The start of the 1979/80 season saw him “probably fitter than I’d ever been in pre-season.” During matches, however, he began to experience ominous discomfort from what proved to be a serious hip condition. “I could play through it without too many problems, but the lack of rotation in my hip meant I was putting huge pressure on my back”, he says. Simultaneously, the manager was looking to restructure the side in quite radical fashion, with the ultimate goal of Division One in mind. According to the player, “he and Bertie Mee, who was becoming increasingly influential, shared the view that today’s side should always be capable of competing one level higher.” 

After an unbroken run of 13 appearances at the start of the season, Roger was to play his final Watford game in a defeat at Orient on 13 October 1979. In total, he made 214 first-team appearances in all competitions, scoring 21 goals. He reveals that the manager admitted later that he broke up the dual promotion-winning squad too soon, particularly when it came to the side’s engine-room: “Dennis Booth and I complemented each other’s games and had a great understanding. We also were both extremely consistent. I think it took him quite a time to replace that blend.”  

Taylor suggested a move to Swindon, where he thought Roger would fit in well, but the player chose Reading, “purely because they’d allow me to commute from the Watford area, where we’d put down extremely strong roots, whereas Swindon wouldn’t.” It proved a backward step, however. “When I left, Watford was being run better than most First Division clubs. Everything was in place: roles, people and systems. Reading was a mess: like going back to the Watford I originally joined.” On-field success aside, the one aspect of the club’s activities he particularly missed was the community involvement. “I loved the hospital visits and all the supporter engagement, in workplaces, pubs, and so on.”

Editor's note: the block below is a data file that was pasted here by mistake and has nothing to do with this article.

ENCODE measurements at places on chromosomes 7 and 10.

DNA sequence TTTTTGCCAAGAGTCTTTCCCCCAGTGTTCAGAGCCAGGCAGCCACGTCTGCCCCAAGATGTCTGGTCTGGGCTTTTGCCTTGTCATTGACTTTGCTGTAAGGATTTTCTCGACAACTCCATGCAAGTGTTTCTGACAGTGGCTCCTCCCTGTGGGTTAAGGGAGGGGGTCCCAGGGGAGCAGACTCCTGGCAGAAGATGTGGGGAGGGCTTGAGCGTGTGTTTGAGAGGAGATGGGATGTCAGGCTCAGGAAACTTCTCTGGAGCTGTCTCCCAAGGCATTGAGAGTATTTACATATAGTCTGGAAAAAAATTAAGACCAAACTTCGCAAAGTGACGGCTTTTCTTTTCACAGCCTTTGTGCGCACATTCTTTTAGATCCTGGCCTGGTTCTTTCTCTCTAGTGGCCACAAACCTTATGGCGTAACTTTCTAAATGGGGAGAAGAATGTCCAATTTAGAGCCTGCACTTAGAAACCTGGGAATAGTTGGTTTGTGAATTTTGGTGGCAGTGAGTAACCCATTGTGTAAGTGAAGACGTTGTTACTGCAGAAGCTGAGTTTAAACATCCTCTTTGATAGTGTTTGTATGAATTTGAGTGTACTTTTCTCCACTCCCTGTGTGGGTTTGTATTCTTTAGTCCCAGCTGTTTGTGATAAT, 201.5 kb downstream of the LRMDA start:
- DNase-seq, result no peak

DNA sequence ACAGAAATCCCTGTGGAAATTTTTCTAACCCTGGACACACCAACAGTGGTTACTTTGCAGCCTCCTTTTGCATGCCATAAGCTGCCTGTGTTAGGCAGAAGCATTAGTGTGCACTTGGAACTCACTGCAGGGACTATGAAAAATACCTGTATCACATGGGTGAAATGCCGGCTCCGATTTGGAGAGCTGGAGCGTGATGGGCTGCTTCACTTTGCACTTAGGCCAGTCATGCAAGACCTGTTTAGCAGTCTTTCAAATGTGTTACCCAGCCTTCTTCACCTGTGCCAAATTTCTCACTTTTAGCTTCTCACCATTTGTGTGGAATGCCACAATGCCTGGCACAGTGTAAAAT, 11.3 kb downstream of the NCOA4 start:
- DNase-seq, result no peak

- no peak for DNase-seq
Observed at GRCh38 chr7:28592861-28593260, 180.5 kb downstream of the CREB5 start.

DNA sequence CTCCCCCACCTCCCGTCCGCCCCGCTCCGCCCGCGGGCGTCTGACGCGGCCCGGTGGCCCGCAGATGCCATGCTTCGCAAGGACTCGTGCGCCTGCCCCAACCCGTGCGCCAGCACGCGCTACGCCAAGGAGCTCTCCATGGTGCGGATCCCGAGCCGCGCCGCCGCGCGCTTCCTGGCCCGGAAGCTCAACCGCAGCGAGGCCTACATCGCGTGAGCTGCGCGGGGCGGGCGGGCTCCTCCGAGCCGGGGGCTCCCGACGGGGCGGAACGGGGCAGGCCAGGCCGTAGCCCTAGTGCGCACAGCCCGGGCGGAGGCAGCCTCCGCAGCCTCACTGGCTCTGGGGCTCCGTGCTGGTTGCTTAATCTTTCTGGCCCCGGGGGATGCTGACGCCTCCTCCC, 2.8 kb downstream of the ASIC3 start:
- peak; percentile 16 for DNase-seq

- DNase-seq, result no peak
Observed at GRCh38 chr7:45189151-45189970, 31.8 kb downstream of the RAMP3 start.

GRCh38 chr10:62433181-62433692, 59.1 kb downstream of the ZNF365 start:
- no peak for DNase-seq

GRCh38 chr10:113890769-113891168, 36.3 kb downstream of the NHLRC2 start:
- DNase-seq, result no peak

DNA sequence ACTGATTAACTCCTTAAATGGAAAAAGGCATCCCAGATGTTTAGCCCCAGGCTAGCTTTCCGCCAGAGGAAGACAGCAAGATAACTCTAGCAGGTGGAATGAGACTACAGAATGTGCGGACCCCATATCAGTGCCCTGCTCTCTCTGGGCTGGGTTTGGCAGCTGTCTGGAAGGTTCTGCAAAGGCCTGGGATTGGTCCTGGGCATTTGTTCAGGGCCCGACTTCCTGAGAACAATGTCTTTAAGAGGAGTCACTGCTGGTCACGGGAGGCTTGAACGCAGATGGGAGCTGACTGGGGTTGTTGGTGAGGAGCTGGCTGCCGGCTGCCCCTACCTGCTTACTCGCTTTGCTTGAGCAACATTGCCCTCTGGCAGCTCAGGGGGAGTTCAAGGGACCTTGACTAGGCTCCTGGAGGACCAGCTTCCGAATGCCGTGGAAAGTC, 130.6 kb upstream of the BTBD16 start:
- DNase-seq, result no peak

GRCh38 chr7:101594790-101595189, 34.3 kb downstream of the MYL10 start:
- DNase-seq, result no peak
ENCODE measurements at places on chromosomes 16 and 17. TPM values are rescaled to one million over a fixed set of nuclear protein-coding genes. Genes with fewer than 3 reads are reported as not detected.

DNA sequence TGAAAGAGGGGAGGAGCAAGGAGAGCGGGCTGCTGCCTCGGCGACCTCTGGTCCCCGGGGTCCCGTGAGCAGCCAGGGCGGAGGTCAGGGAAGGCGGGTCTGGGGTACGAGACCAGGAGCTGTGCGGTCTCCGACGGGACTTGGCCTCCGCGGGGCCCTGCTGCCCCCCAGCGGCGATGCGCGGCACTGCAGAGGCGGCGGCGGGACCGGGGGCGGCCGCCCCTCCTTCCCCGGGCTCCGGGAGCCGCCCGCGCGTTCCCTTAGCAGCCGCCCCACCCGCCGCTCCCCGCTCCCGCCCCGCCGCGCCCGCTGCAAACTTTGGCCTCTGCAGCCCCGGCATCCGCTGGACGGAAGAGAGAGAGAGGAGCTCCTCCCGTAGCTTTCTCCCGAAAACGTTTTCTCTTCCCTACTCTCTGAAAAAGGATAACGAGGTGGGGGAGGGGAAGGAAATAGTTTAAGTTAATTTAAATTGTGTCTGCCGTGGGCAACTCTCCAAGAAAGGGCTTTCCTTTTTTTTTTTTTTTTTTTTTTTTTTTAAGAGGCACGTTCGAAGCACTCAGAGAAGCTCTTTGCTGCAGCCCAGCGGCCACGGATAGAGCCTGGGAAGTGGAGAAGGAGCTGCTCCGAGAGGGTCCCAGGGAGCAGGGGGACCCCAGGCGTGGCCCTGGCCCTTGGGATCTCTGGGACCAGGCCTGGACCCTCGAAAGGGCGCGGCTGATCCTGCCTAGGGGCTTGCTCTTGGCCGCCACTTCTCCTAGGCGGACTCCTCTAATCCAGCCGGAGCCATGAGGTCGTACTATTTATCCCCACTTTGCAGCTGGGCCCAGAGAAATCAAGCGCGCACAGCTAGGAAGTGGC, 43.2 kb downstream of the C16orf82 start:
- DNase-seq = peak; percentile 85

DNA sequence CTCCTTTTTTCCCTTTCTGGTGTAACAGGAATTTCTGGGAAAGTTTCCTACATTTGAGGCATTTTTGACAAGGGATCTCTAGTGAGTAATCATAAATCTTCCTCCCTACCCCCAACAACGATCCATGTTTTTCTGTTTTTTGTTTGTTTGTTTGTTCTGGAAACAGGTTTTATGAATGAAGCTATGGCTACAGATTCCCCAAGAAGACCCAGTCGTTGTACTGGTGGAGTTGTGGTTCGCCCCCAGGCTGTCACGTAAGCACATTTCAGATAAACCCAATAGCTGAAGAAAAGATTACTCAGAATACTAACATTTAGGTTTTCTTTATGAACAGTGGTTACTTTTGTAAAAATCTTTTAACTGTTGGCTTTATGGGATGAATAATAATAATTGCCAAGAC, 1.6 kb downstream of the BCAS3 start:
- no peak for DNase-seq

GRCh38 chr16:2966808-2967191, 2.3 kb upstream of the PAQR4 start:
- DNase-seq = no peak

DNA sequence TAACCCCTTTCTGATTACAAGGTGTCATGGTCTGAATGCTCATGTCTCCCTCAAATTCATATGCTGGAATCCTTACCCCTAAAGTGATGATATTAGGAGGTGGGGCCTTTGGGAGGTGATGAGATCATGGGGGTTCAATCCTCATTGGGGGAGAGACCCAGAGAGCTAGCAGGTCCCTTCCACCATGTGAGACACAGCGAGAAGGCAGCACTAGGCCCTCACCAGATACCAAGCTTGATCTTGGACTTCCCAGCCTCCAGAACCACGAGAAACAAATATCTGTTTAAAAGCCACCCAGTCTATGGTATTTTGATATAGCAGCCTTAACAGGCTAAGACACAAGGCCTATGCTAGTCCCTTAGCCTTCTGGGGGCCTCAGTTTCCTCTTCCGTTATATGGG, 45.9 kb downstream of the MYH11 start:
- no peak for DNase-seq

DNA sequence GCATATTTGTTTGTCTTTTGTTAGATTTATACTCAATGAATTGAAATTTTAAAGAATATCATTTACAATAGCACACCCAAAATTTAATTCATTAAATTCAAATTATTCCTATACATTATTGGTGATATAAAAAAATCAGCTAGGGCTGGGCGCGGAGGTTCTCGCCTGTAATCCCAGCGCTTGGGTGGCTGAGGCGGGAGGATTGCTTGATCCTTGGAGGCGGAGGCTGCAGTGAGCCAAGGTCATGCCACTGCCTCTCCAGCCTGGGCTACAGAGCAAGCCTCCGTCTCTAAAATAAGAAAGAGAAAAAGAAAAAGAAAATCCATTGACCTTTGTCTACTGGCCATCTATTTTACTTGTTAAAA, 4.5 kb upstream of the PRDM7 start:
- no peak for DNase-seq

Roger went on to make 77 appearances for Reading before his by-now arthritic hip became too much, and he retired from the game in January 1982. Having taking his coaching badges, he was offered a manager’s job, but turned it down, deciding to focus on building his own business. He later spent four years coaching under-16s at Evergreen FC, an experience he claims provided almost as much satisfaction as his achievements as a player. He is a passionate advocate of the need to divert a greater share of the game’s riches into grass-roots football, and would also like to see the setting up of coaching academies, to improve dramatically the performance of coaches in local leagues. He confesses to have fallen out of love with the modern game at the very top level, watching far fewer televised games, on account of what he perceives as tedious build-up play, the paucity of scoring chances created, and an increasing level of cheating. 

After leaving Reading, he wasted no time in pouring his considerable energies into setting up his new enterprise, manufacturing furniture for kitchens and bedrooms. What took place on Joslyn Fitted Furniture’s first day of trading illustrated, more than two years after he left Vicarage Road, just how highly he was regarded by his former manager and team-mates. “Graham brought all the players over to the opening, which was absolutely typical of him”. 37 years on, the business continues to flourish and the man himself, looking almost lean and fit enough to put the boots back on, shows no signs of slowing down. The trademark beard, however, is nowhere to be seen.